Federal Timber Harvests: Implications for U.S. Timber Supply

The importance of federal timber has been debated at length over many years. The federal government owns about 20% of U.S. timberlands, concentrated in the west, and about 30% of U.S. timber inventory (and 44% of the softwood inventory). Declines in federal harvests in recent years, and legislation to end federal harvests, have led to concerns about the impacts on forest health and on the economy. The national impacts appear to be relatively modest, but local and regional effects could be substantial.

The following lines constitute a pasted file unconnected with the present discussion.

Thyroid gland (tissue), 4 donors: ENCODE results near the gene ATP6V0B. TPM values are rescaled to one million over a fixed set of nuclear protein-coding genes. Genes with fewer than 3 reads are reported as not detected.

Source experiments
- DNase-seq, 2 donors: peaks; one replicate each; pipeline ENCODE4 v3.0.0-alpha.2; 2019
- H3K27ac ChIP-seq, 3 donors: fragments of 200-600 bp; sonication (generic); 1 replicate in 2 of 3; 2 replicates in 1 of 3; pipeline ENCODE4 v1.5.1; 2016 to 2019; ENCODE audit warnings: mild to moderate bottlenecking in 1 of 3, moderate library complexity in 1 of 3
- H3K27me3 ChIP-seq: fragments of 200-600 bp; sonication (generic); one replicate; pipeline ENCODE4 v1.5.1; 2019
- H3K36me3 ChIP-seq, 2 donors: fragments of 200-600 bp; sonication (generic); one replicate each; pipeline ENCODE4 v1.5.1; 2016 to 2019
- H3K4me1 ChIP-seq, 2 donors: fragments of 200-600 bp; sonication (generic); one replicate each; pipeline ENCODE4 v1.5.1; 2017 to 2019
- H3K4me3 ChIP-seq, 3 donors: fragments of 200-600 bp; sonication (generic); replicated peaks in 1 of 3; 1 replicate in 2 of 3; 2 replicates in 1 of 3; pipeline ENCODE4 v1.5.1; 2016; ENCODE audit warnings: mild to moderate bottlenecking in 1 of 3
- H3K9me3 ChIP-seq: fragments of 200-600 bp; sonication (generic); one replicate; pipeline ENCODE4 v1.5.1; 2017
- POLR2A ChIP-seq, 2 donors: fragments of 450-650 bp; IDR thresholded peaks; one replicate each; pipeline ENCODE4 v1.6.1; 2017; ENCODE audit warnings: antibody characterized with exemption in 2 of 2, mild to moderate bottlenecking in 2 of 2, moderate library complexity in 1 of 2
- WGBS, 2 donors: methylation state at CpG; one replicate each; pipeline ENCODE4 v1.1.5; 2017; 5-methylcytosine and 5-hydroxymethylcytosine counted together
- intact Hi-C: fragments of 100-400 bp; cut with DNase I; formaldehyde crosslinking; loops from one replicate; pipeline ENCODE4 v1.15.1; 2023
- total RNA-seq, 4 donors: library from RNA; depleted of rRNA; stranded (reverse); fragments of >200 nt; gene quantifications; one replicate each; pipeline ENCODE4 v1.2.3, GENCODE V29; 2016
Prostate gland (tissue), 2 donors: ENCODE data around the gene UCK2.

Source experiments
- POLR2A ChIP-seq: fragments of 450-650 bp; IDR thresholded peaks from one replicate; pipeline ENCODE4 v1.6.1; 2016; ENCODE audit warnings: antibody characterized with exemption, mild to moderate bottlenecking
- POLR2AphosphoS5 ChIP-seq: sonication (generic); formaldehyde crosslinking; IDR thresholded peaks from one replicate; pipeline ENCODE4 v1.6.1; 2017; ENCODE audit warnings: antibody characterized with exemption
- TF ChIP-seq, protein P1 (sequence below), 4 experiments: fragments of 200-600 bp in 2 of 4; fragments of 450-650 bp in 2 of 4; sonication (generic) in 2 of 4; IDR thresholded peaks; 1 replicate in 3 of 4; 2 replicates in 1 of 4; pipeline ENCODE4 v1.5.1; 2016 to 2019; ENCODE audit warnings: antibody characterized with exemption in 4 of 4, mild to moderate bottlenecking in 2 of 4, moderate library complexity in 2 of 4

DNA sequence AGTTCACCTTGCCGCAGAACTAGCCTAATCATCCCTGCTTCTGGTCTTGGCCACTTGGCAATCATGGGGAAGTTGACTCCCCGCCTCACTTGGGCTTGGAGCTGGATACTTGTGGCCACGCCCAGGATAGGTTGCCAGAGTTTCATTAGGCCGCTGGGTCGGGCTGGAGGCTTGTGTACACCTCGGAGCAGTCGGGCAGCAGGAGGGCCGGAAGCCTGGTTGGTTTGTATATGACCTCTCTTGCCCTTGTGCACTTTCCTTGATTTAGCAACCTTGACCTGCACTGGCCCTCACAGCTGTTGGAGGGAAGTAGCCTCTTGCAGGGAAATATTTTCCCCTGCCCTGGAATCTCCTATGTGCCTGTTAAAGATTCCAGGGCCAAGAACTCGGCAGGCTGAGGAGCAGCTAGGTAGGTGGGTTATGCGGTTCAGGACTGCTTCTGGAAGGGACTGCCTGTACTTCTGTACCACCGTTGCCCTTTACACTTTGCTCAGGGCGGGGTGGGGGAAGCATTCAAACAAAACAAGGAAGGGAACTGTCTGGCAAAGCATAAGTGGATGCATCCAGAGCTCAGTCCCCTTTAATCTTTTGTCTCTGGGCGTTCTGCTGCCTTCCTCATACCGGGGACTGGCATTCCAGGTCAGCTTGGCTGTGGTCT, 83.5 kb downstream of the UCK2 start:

98-233 ENR March 10, 1998 CRS Report for Congress Received through the CRS Web Federal Timber Harvests: Implications for U.S. Timber Supply (name redacted) Natural Resources Economist and Policy Specialist Environment and Natural Resources Policy Division Summary The importance of federal timber has been debated at length over many years. The federal government owns about 20% of U.S. timberlands, concentrated in the west, and about 30% of U.S. timber inventory (and 44% of the softwood inventory). Declines in federal harvests in recent years, and legislation to end federal harvests, have led to concerns about the impacts on forest health and on the economy. The national impacts appear to be relatively modest, but local and regional effects could be substantial. The importance of national forest timber has debated at length for many years. The Forest Service defines “timberland” as land capable of producing 20 cubic feet of industrial wood per acre annually. In 1992, there were nearly 490 million acres of timberland in the United States, nearly 22% of the total land area. Another 247 million acres (11%) were identified as other forest land — lands either less productive than the standard (such as interior Alaska) or reserved (withdrawn from potential timber harvesting by administrative or legislative action, such as wilderness designation). Timberland and timber supply data have traditionally been reported by four landowner classes, as displayed in table 1. The national forests are administered by the Forest Service for sustained yields of the multiple uses — water yields, wildlife habitat, livestock grazing, and recreation and wilderness, as well as timber production; in 1992, the national forests contained 85 million acres of timberland, 17% of all U.S. timberland. The “Other Public” class of government-owned timberland contains all other government owners — other federal agencies (e.g., Bureau of Land Management and Department of Defense), states, and local governments. In 1992, other public timberlands totaled 47 million acres, nearly 10% of all U.S. timberlands; about a quarter of these timberlands are administered by federal agencies. Another landowner class is the wood products industry — timberlands owned by companies that produce lumber, plywood, and other wood products; in 1992, these lands amounted to more than 70 million acres, 14% of all U.S. timberlands. The last class of timberland owners is “non-industrial private landowners” (NIPL). This class includes all individual and organizational timberland owners who do not own wood Congressional Research Service ˜ The Library of Congress CRS-2 product processing facilities; thus, the class includes not only farmers and other people, but also hunting clubs and major corporations that are not part of the wood products industry (e.g., companies that own timberlands because of the minerals — coal, etc. — located beneath). This landowner class is also the largest, with nearly 288 million acres of timberland, 59% of all U.S. timberlands. The timberlands of these various landowners are not distributed uniformly around the country. For example, 55% of industrial timberlands are in the south (Virginia to Texas and Oklahoma), and another 23% are in the north (Maine to Maryland to Missouri to Minnesota). Non-industrial private timberlands are even more heavily concentrated in the east — more than 87% of NIPL timberlands are in the eastern half of the country. In contrast, 75% of national forest timberlands are west of the 100th Meridian. Looking at this situation regionally, more than 70% of all eastern timberlands are NIPL timberlands, with the industry owning another 10% of timberlands in the north and 20% of timberlands in the south. In the west, government timberlands are relatively dominant, accounting for 68% of Rocky Mountain timberlands and 55% of Pacific Coast timberlands. Because of these substantial regional variations, the national consequences of changes in the timber supplies can mask important regional and local effects. Table 1. U.S. Timberlands by Landowner and Region, 1992 (in millions of acres) National Forests Other Public Wood Industry Non-ind. Private Total North 9.545 20.761 16.198 111.294 157.799 South 11.544 8.948 39.025 139.782 199.309 Rocky Mtns. 36.402 5.987 2.918 17.322 62.628 Pacific Coast 27.160 11.137 12.314 19.209 69.819 Total 84.661 46.833 70.455 287.606 489.555 Source: Douglas S. Powell, Joanne L. Faulkner, David R. Darr, Zhiliang Zhu, and Douglas W. MacCleery. Forest Resources of the United States, 1992. Gen. Tech. Rept. RM-234 (revised). Fort Collins, CO: U.S.D.A. Forest Service, June 1994. p. 43. (Hereafter referred to by title.) Timber inventory data, in table 2, show a somewhat different story. The national forests have only 17% of the timberland, but they contain 27% of total timber inventory and 41% of the softwood timber inventory used for building materials.1 In addition, these timberlands also have higher average inventories, at 2,495 cubic feet of timber per acre. 1 The terms “softwoods” and “hardwoods” are commonly used misnomers. Softwoods are actually conifer trees (pines, firs, spruces, etc.), while the hardwoods are angiosperms (flowering plants). Softwoods are generally medium-density woods that can readily be used for construction materials; they dry straight and are strong, but easy to work with. The dominant temperate hard-woods — oaks and maples — are substantially harder (more dense) than the conifers, although some “hardwoods,” such as aspen and cottonwood, are relatively soft (less dense than conifers). As a group, hardwoods are more variable than softwoods in density and workability, and less valuable for construction, but many are more valuable for flooring, furniture, and cabinetry. CRS-3 (See table 3.) Private timberlands, both industrial and NIPL, have substantially lower inventories. Some of this difference is due to the substantial cost to private landowners of holding lands and inventory, but differing regional landownership patterns also contribute significantly. Pacific Coast timberlands have much higher average inventories than other timberlands, for all landowners, as shown in table 3. Because 75% of national forest timberlands are in the west, one would expect greater relative inventories in the national forests than on private timberlands, 80% of which are in the east. Table 2. Total Timber Inventories by Landowner and Region, 1992 (in billions of cubic feet of timber) National Forests Other Public Wood Industry Non-ind. Private Total Softwood 185.575 50.003 70.956 143.361 449.895 Hardwood 25.641 32.977 34.806 242.298 335.722 211.216 82.980 105.762 385.659 785.617 Total Table 3. Average Timber Inventories by Landowner and Region, 1992 (in cubic feet of timber per timberland acre) National Forests Other Public Wood Industry Non-ind. Private Average North 1,349 1,290 1,481 1,289 1,313 South 1,676 1,515 1,051 1,264 1,257 Rocky Mtns. 2,072 1,510 1,661 1,207 1,760 Pacific Coast 3,775 3,018 2,917 2,322 3,118 Average 2,495 1,772 1,501 1,341 1,605 Source: Forest Resources of the United States, 1992, pp. 43, 48-55. Timber harvest data, in tables 4 and 5, show a story related to the landownership and inventory patterns. The national forests have 17% of the timberland and 27% of the inventory, but provided only 12% of the harvest (16% of the softwood harvest) in 1991. Other public lands show a similar pattern, with nearly 10% of the timberland, more than 10% of the inventory, but only 6% of the harvest. In contrast, industrial landowners have only 14% of the timberland and 13% of the inventory, but provided 33% of the 1991 harvest. The relatively low harvests from government lands is due to two factors. First, for the national forests, low average harvests result partly from the regional differences; 43% of national forest timberlands are in the Rocky Mountains, which have lower average harvests than southern or Pacific Coast timberlands. Second, most government lands must be managed for sustained yield of multiple uses, including water and recreation as well as timber. Industrial timberlands are also commonly managed for sustained yield, but emphasize producing timber (and revenues) over other, non-paying uses. CRS-4 Table 4. Total Timber Harvests by Landowner and Region, 1991 (in billions of cubic feet of timber) National Forests Other Public Wood Industry Non-ind. Private Total Softwood 1.781 0.659 4.112 4.403 10.956 Hardwood 0.220 0.326 1.213 3.594 5.352 Total 2.001 0.985 5.325 7.997 16.308 Table 5. Average Timber Harvests by Landowner and Region, 1992 (in cubic feet of timber per timberland acre) National Forests Other Public Wood Industry Non-ind. Private Average North 15.08 14.21 44.66 14.60 17.66 South 32.23 22.86 74.50 39.12 44.92 Rocky Mtns. 11.12 9.53 59.16 11.10 13.20 Pacific Coast 39.75 38.50 123.55 37.08 53.60 Average 23.64 21.03 75.58 27.81 33.31 Source: Forest Resources of the United States, 1992, pp. 43, 106-107. Relative Importance of Federal Timber This lengthy background is important for understanding the relative importance of federal timber in U.S. timber supply and lumber production. In 1991, U.S. manufacturers produced 33.2 billion board feet (BBF) of softwood lumber.2 As shown in table 4, the national forests provided 16% of the softwood timber cut in 1991, and other federal lands (about a quarter of other public timberlands) probably provided about 1-2%. Adjusting for the higher conversion factors for federal lands,3 federal timber accounted for about 21% of the timber used in softwood lumber production in 1991. In addition, U.S. wood users imported 11.7 BBF of softwood lumber, primarily from Canada, while U.S. lumber producers exported 2.9 BBF of softwood lumber; thus, U.S. softwood lumber consumption in 1991 was 42.2 BBF, and federal timberlands provided about 16% of the softwood used in 1991. (21% of 33.2 BBF = 7.0 BBF; 7.0 BBF/42.2 BBF = 16%.) 2 American Forest & Paper Association. Statistical Roundup: Quarterly Statistical Supple-ment. Washington, DC: Aug. 1997. This is the source for all production, import and export data for 1991 and 1996. This CRS report focuses on softwood products, because of the relatively greater importance of federal lands in softwood supply, as shown in table 2. 3 The cubic-foot and board-foot inventory data in Forest Resources of the United States, 1992 (pp. 48-51 and 56-59, respectively) imply about 4 board feet per cubic foot of softwood timber on private lands and about 5 board feet per cubic foot on government lands in 1992. CRS-5 By 1996, the situation had changed. U.S. softwood lumber production was 33.3 BBF, slightly higher than in 1991. However, national forest timber harvests in 1996 were only 44% of 1991 levels. Assuming that other federal harvests were similarly reduced, federal timber accounted for about 9% of the timber used in domestic softwood lumber production in 1996. Softwood lumber consumption rose to 49.9 BBF in 1996, because imports rose to 18.2 BBF, while exports fell to 1.9 BBF. Thus, federal timberlands provided only about 6% of the softwood timber used in 1996. (9% of 33.3 BBF = 3.0 BBF; 3.0 BBF/49.9 BBF = 6%.) Possible Impacts of Ending Federal Timber Harvests A bill to prohibit timber harvesting from federal lands (the National Forest Protec-tion and Restoration Act of 1997, H.R. 2789) has been introduced in the 105th Congress. Questions about such legislation have focused on its possible impacts on forest health and on its possible economic consequences. Possible Forest Health Impacts. Environmentalists have generally asserted that timber harvests are unnatural disturbances that displace wildlife, fragment wildlife habitat, and degrade water quality while adding fuel to increase the risk of catastrophic wildfires and to further degrade forest health. The wood products industry argues that timber harvesting can be used to reduce accumulated fuels and thus to reduce the risk of catastrophic wildfires while improving forest health by mimicking natural disturbances. What is the reality? It is difficult to draw conclusions. Currently, forest health, at least in the interior west (the Cascade Crest to the Black Hills), is widely acknowledged to be relatively poor, but there is a lack of agreement on the nature of the problem, the possible remedies, and the urgency of action. The wood products industry has argued that timber mortality on federal lands in the interior west is at unprecedented levels, and that immediate action is needed to remove dead and dying trees to prevent catastrophic fires. The environmental groups that accept the existence of a problem assert that the problem is too many small-diameter, non-commercial trees, often of the wrong species, and too few big, old trees, and that the problem has been developing over decades, and will take years or decades to correct. Anecdotal evidence supports both views; the existing data (in Forest Resources of the United States, 1992) do not unambiguously demonstrate any forest health problem, but the geographic scale used and the time required to gather and publish the data could obscure the situation. Both descriptions of the problem are probably true in some localities, while neither is universally true. Timber harvesting can be useful for sites with “excess” mortality of trees with commercial value. Research has demonstrated that timber harvesting can occur while adequately protecting water quality and fish and wildlife habitat, but there is little evidence to assess performance. Timber harvesting does increase small-diameter biomass (limbs and tops) at or near ground level, and thus increases the fuel accumulations that exacerbate the risk of catastrophic wildfire, at least until treatments to prepare the site for reforestation dispose of much of this biomass (assuming the funds are available). However, timber harvesting is not sufficient to address the apparent forest health problem, with other treatments — e.g., precommercial thinning and prescribed burning — also needed. It is unclear whether such treatments could be sufficient to address the forest health problem without timber harvesting; at a minimum, such an approach would require substantial annual appropriations. CRS-6 It should also be recognized that the risk of catastrophic wildfire has risen over the past few decades, and that neither timber harvesting nor eliminating harvesting will substantially alter that risk in the near future. In severe fire seasons, burned acreage is still less than 1% of all forested area. Similarly, at the peak of timber harvesting, less than 1% of federal forestlands were logged in any year. Furthermore, past timber harvest sites do burn, and the severity depends at least partly on whether the remaining biomass has been treated. Thus, even with a return to peak harvesting levels (which seems unlikely) and the best possible results following timber harvesting, it would be years before the risk of catastrophic wildfire was significantly altered. Possible Economic Consequences. As with environmental impacts, estimating the economic impacts is fraught with uncertainty. From a national perspective, economic impacts of supply changes can be estimated using the price elasticity of demand. No studies of the price elasticity of timber demand exist, but indirect evidence — the price elasticity of lumber demand — can be used to infer timber demand elasticity. Lumber markets are relatively price inelastic; the range of long-run price elasticities for lumber markets is generally -0.4 to -0.3 regionally, with an average of about -0.35 nationally.4 (This means that a 1% drop in supply would result in a 3.5% rise in prices.) Elasticities for factors of production (e.g., timber) are usually lower than the price elasticities of the final product; according to economic theory, they are the product of the demand elasticity for the final product times the percentage of total costs attributable to that input. In 1981, timber costs were 66% of the total cost of lumber production.5 Subsequent developments (e.g., technological innovation) might have altered this estimate; it is used with the understanding that significant changes (i.e., timber costs being a higher or lower percentage of lumber production costs) would alter the results. At 66% of total costs, the price elasticity of timber demand would be -0.23 (-0.35 for lumber demand multiplied by 66% = -0.23). If applicable over the long run (typically decades for wood products), lumber prices would thus be expected rise by about 4 times as much as wood supplies decline. Therefore, if eliminating timber harvesting from federal lands reduced total timber supplies by about 6%, then long-run lumber prices would be expected to rise by about 24%. Projections of this nature are necessarily speculative, and caution should be used in applying such estimates to any situation. Many of the data used in these calculations are long-run, national totals or estimates, and may well be poor indicators of near-term or of local or regional consequences. Thus, at the national level over the long term, eliminating federal timber harvests may have relatively modest economic impacts. However, because of the regional concentrations of timberland ownership and timber inventory, the local and regional consequences could be substantial. Because federal timberlands are more than 60% of Rocky Mountain timberlands and more than 40% of Pacific Coast timberlands (see table 1), the impacts are likely to be concentrated in those regions. 4 Darius M. Adams and Richard W. Haynes. The 1980 Softwood Timber Assessment Market Model: Structure, Projections, and Policy Simulations. Forest Science Monograph 22. (Supplement to Forest Science, vol. 26, no. 3.) Bethesda, MD: Society of American Foresters, 1980. pp. 15-16. 5 Thomas P. Clephane and Jeanne Carroll. Timber Survey: Timber Ownership, Valuation, and Consumption Analysis for 97 Forest Products, Paper, and Diversified Companies. New York, NY: Morgan Stanley & Co., Aug. 25, 1982. p. 6. EveryCRSReport.com The Congressional Research Service (CRS) is a federal legislative branch agency, housed inside the Library of Congress, charged with providing the United States Congress non-partisan advice on issues that may come before Congress. EveryCRSReport.com republishes CRS reports that are available to all Congressional staff. The reports are not classified, and Members of Congress routinely make individual reports available to the public. Prior to our republication, we redacted names, phone numbers and email addresses of analysts who produced the reports. We also added this page to the report. We have not intentionally made any other changes to any report published on EveryCRSReport.com. 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